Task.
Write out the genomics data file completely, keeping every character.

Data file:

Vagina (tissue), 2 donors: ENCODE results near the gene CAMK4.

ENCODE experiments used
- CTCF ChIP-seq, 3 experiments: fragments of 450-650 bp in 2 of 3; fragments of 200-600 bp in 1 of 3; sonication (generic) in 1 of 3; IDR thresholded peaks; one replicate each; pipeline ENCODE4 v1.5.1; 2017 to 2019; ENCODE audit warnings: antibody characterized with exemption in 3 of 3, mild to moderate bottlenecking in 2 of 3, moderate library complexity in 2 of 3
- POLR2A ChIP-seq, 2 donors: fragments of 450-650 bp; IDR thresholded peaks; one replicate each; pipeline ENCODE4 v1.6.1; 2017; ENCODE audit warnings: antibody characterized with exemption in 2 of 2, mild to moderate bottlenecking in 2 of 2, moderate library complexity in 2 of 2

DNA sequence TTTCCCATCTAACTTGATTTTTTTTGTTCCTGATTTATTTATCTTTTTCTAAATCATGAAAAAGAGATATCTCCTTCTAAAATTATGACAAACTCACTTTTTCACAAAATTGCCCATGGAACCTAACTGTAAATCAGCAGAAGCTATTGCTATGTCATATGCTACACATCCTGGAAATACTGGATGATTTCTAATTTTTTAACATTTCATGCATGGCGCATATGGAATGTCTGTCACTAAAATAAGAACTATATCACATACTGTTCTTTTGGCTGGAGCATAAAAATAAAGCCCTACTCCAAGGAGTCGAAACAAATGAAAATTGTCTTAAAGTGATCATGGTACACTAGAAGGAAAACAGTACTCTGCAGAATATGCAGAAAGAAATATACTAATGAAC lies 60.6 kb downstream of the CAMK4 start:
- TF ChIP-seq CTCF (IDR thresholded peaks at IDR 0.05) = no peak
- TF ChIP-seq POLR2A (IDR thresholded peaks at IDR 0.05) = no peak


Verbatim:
Vagina (tissue), 2 donors: ENCODE results near the gene CAMK4.

ENCODE experiments used
- CTCF ChIP-seq, 3 experiments: fragments of 450-650 bp in 2 of 3; fragments of 200-600 bp in 1 of 3; sonication (generic) in 1 of 3; IDR thresholded peaks; one replicate each; pipeline ENCODE4 v1.5.1; 2017 to 2019; ENCODE audit warnings: antibody characterized with exemption in 3 of 3, mild to moderate bottlenecking in 2 of 3, moderate library complexity in 2 of 3
- POLR2A ChIP-seq, 2 donors: fragments of 450-650 bp; IDR thresholded peaks; one replicate each; pipeline ENCODE4 v1.6.1; 2017; ENCODE audit warnings: antibody characterized with exemption in 2 of 2, mild to moderate bottlenecking in 2 of 2, moderate library complexity in 2 of 2

DNA sequence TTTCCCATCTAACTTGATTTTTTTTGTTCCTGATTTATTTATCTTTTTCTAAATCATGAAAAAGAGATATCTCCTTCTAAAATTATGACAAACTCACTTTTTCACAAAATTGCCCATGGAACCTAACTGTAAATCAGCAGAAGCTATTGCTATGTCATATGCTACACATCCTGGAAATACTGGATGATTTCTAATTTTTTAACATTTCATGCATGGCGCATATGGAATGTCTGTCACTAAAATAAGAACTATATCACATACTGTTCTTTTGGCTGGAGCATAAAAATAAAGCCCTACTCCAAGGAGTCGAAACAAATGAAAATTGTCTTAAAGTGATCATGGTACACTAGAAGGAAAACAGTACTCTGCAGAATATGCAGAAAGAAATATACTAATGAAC lies 60.6 kb downstream of the CAMK4 start:
- TF ChIP-seq CTCF (IDR thresholded peaks at IDR 0.05) = no peak
- TF ChIP-seq POLR2A (IDR thresholded peaks at IDR 0.05) = no peak